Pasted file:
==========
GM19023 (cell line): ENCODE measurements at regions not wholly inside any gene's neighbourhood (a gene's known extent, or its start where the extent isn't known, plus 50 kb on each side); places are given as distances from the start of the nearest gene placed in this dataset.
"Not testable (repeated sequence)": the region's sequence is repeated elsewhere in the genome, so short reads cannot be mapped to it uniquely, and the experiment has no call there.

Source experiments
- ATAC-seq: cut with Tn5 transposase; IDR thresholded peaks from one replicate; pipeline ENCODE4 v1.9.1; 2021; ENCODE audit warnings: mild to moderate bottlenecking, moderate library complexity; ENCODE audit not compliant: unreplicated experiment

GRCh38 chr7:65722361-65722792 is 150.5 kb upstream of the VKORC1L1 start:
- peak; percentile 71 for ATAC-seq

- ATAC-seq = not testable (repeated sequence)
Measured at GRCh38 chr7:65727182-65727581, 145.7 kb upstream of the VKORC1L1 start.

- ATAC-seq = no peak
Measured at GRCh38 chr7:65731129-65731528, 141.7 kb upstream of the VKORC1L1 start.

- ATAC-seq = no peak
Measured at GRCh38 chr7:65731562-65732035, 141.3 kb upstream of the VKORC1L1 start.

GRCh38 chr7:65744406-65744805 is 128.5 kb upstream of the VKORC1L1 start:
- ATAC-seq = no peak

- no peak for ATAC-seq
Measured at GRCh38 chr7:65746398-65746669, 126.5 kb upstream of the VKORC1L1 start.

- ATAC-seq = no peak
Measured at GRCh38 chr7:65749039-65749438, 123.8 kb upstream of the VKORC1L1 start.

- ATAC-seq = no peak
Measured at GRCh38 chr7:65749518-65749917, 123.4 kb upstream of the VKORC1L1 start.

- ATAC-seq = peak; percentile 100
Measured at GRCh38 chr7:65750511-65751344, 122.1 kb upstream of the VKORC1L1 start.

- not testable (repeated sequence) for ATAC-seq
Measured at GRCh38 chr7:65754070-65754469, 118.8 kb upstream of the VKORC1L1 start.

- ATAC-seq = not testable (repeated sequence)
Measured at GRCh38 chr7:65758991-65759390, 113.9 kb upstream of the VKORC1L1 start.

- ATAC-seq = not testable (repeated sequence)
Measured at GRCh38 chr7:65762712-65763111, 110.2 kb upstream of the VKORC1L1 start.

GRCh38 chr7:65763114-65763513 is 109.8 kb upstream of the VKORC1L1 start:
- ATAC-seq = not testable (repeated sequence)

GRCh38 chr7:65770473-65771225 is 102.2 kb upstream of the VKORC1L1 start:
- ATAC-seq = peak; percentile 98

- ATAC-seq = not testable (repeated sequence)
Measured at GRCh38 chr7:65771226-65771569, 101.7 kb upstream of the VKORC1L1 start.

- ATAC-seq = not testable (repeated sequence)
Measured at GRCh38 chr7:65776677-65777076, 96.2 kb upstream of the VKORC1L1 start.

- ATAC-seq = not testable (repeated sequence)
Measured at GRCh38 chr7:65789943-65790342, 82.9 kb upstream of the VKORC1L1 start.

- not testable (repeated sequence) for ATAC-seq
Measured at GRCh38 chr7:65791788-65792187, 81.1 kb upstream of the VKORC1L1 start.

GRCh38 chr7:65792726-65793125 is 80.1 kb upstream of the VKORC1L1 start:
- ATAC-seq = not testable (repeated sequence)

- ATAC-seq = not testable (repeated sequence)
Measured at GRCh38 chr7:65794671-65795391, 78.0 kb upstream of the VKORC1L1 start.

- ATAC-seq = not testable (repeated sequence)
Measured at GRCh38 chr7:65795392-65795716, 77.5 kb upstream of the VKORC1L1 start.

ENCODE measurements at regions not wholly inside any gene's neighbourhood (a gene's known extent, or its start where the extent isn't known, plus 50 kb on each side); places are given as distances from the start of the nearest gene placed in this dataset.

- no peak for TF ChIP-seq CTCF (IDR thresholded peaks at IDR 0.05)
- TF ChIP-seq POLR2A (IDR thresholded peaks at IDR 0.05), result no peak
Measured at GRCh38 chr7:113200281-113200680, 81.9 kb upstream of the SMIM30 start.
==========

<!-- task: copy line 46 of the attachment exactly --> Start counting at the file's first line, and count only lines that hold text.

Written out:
Measured at GRCh38 chr7:65795392-65795716, 77.5 kb upstream of the VKORC1L1 start.